helped my patients in this regard. Fish oils lubricate joints if they are
put in the right ratios. People forget that essential fats build the basis
for natural testosterone production. If you are taking test boosters to
increase your levels but you aren’t taking fish oils, then you are taking a
EFS: What else do you suggest for strength athletes?
ES: My patients have had great success with amino acid loading (100 percent
MR and Muscle Synthesis). This combination took years to develop, and I
tried so many combinations of amino acids before arriving at these formulas.
All of these geeks come to my office with research papers telling me how
this and that compound does this based on the research. So, they come up
with a formula combining several other ingredients and just expect it to
work. This does not pan out because amino acids compete for absorption.
After all, absorption and ultimately utilization is the key unless you just
want expensive urine.
My point is that without a real trial to prove something works, I do not
believe in it. I ran extensive trials on aminos measuring body comp,
performance markers, recovery, and hormonal blood profiles. Some of the
subjects are guys who you train with at Westside. This is important because
the response of an experienced strength athlete is different than Joe
Average for many reasons. All of this information was of great use to me and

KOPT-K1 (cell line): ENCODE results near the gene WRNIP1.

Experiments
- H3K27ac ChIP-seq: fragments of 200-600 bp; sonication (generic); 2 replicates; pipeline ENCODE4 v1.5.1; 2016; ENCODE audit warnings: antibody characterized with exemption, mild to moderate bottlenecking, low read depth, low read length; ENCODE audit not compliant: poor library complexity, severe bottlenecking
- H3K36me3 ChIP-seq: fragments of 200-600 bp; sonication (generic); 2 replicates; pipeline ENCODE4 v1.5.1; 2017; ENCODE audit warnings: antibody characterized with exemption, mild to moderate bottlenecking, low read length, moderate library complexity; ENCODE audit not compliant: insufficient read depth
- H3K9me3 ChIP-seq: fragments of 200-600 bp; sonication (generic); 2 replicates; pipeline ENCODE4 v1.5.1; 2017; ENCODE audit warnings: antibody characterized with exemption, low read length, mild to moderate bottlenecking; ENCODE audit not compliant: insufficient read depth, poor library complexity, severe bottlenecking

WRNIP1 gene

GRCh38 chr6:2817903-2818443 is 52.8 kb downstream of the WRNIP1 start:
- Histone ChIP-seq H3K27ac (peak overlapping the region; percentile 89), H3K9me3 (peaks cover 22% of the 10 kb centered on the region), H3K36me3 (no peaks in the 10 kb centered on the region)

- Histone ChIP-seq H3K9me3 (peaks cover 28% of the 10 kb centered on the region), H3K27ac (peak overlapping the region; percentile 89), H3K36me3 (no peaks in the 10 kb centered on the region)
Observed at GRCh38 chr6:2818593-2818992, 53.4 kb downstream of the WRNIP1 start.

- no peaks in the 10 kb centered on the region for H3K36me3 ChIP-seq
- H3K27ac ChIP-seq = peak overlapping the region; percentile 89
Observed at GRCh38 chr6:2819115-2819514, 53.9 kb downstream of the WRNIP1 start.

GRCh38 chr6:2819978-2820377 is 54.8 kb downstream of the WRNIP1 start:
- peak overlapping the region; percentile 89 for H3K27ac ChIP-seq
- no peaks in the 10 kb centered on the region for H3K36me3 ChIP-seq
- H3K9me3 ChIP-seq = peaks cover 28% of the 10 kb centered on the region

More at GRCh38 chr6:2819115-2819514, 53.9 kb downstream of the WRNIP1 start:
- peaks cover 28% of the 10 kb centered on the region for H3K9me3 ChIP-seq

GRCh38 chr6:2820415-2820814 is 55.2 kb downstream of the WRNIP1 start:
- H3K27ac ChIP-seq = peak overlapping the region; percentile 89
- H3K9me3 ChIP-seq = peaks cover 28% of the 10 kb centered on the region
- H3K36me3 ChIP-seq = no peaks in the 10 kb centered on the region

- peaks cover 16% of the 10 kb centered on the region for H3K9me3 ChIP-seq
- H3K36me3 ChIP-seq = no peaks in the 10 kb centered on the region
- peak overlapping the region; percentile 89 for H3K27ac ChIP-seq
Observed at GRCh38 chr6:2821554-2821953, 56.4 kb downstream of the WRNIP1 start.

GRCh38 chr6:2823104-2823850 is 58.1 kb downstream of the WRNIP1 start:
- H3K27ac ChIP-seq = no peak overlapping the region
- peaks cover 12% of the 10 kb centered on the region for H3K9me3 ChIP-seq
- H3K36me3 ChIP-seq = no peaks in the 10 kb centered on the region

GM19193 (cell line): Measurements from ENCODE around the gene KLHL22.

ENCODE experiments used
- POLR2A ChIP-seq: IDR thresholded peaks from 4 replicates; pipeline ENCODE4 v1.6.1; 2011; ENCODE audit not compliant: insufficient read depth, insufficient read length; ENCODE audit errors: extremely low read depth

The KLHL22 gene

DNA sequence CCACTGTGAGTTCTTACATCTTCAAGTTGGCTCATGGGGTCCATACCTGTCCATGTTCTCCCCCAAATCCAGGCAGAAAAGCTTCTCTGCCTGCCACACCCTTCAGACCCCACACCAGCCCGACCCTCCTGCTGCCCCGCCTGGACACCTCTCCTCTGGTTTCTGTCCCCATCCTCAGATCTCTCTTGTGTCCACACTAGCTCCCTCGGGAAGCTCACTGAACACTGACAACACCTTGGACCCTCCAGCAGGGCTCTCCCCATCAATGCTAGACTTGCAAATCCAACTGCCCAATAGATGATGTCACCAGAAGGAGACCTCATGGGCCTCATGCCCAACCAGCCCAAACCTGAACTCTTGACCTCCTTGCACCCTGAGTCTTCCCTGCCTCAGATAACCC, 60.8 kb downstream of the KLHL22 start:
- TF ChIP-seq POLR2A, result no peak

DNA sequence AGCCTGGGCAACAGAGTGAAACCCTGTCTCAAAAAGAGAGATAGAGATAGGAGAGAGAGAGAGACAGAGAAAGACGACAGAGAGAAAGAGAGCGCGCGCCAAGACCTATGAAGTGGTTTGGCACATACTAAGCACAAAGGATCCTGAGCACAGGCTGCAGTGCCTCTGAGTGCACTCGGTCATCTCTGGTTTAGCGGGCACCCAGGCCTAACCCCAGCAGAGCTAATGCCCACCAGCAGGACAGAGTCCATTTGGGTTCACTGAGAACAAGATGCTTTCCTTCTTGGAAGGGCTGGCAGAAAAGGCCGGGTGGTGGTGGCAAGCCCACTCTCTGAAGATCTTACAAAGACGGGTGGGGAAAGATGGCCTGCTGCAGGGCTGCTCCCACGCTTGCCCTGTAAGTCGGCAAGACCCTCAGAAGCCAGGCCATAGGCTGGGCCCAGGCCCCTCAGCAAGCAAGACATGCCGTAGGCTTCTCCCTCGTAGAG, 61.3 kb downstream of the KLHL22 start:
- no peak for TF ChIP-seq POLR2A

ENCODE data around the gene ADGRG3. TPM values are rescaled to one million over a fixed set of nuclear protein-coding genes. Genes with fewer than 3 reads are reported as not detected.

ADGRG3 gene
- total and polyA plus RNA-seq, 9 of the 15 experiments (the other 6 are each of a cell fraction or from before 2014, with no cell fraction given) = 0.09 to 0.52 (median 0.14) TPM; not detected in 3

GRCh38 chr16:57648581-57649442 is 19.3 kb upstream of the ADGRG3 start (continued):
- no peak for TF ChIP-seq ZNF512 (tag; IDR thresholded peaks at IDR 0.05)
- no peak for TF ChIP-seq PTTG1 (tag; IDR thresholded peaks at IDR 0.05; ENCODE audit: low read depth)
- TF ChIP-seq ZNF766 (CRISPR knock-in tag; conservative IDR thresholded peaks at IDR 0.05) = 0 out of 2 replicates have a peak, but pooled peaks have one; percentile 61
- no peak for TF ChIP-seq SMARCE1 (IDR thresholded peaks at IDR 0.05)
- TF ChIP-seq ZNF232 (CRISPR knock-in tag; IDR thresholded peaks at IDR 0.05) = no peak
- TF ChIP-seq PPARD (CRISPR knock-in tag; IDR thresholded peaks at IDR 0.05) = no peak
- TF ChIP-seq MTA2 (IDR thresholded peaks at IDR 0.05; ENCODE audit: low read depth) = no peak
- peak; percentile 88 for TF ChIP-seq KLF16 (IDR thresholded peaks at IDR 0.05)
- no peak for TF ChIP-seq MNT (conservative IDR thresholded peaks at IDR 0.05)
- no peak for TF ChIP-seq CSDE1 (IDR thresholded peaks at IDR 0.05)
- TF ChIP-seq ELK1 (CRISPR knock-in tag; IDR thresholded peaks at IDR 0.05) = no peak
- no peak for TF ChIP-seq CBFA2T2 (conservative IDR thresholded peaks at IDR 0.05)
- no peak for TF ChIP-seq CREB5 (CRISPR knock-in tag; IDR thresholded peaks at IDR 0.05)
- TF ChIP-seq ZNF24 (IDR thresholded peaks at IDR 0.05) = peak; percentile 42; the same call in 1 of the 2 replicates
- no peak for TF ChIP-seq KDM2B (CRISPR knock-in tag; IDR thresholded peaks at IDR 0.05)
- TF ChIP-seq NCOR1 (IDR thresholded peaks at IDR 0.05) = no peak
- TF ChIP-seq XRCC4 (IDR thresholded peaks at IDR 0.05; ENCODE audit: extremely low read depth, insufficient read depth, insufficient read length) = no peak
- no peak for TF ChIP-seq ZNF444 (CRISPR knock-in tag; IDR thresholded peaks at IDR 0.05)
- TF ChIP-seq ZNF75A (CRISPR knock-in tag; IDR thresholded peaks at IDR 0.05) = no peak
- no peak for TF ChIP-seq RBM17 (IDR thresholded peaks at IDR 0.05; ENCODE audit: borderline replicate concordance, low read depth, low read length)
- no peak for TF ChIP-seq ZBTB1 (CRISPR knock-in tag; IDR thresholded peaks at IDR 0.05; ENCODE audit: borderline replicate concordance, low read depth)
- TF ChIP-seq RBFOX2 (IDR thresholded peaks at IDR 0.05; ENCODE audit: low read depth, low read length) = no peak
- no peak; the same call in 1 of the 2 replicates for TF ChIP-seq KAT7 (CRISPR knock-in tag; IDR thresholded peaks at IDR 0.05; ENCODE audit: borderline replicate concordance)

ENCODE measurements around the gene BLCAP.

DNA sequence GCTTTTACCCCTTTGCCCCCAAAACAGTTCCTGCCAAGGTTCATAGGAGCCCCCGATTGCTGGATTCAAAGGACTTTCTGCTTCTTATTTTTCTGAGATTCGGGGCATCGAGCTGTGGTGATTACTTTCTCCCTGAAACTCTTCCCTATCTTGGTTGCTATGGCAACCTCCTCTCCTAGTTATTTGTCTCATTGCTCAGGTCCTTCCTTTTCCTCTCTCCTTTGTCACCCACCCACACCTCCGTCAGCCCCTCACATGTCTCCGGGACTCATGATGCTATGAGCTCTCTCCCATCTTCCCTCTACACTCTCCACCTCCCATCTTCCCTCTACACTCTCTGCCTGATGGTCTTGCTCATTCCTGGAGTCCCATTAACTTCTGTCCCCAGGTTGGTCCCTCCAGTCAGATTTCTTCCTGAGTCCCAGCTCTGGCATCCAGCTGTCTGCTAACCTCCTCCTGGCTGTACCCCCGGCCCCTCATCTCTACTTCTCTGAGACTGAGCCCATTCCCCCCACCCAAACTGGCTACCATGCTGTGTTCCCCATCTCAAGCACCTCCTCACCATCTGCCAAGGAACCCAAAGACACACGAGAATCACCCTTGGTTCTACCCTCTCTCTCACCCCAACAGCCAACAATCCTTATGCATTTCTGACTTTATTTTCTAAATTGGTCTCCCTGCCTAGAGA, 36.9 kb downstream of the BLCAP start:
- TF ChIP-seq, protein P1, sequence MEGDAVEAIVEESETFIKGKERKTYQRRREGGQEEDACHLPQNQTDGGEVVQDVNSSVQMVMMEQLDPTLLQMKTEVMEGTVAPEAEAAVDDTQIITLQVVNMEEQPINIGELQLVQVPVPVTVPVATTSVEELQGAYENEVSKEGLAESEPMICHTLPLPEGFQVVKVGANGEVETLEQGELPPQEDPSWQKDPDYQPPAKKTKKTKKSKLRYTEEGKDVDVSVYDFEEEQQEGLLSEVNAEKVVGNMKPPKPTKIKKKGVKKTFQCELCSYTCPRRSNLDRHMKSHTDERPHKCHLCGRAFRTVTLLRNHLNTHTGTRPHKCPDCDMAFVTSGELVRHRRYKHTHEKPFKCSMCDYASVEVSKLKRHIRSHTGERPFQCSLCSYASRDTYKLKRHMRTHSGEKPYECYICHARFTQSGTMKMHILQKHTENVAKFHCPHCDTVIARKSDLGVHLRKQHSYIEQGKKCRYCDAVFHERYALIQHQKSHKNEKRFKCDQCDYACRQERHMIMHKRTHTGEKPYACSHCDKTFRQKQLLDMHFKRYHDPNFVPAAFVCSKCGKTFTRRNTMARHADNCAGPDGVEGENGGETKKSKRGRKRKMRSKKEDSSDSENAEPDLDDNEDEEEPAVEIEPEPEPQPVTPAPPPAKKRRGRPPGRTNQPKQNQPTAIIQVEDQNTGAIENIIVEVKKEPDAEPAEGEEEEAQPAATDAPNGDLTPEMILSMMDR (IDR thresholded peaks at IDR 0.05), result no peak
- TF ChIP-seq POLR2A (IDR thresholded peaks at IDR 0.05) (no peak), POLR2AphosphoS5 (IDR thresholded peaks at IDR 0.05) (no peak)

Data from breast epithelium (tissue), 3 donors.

still is. I also put the 100 percent MR and Muscle Synthes is to the test
with larger scale trials among my patients with great results.
EFS: Did you publish this information?
ES: No. The formal study structure has its place but is not practical for
what I do in the office. I select a variety of patients to participate in
the trials so I can see what results will be produced in unique situations.
As you know, Dave, I work with many elite powerlifters. Their feedback is
especially important because the more well-trained and experienced the
athlete is, the tougher the burden is on the supplements to produce results.
I like to vary the dosages and the amounts of time that the subjects will
use certain supplements. Over time, this information is very important to
EFS: Did you come up with any specific results?
ES: Yes. Lean body mass went up big time. Even the very experienced trainees
who have a harder time gaining muscle saw increases from 5–15 pounds of new
muscle over an eight week period. Out of the 14 patients, 13 were very
satisfied with their results in that particular trial. Since then, the
feedback that I have received from countless others has been positive.
The reductions in body fat really surprised me. Initially that was not the
goal but I’ll take it! After looking back at my research, I saw a connection
between free form amino acid usage before exercise and fat loss. The Muscle
Synthesis is the only true free form amino acid formula out there. It spares
muscle during exercise and essentially forces the body to use a combination
of available fuel sources including stored fat. Over four weeks, patients
lost on average of eight pounds of body fat.
There is no way to put this into a statistic, but my patients have
consistently told me that they felt much better during training and were
more energetic in nature. Many asked me what stimulants were in the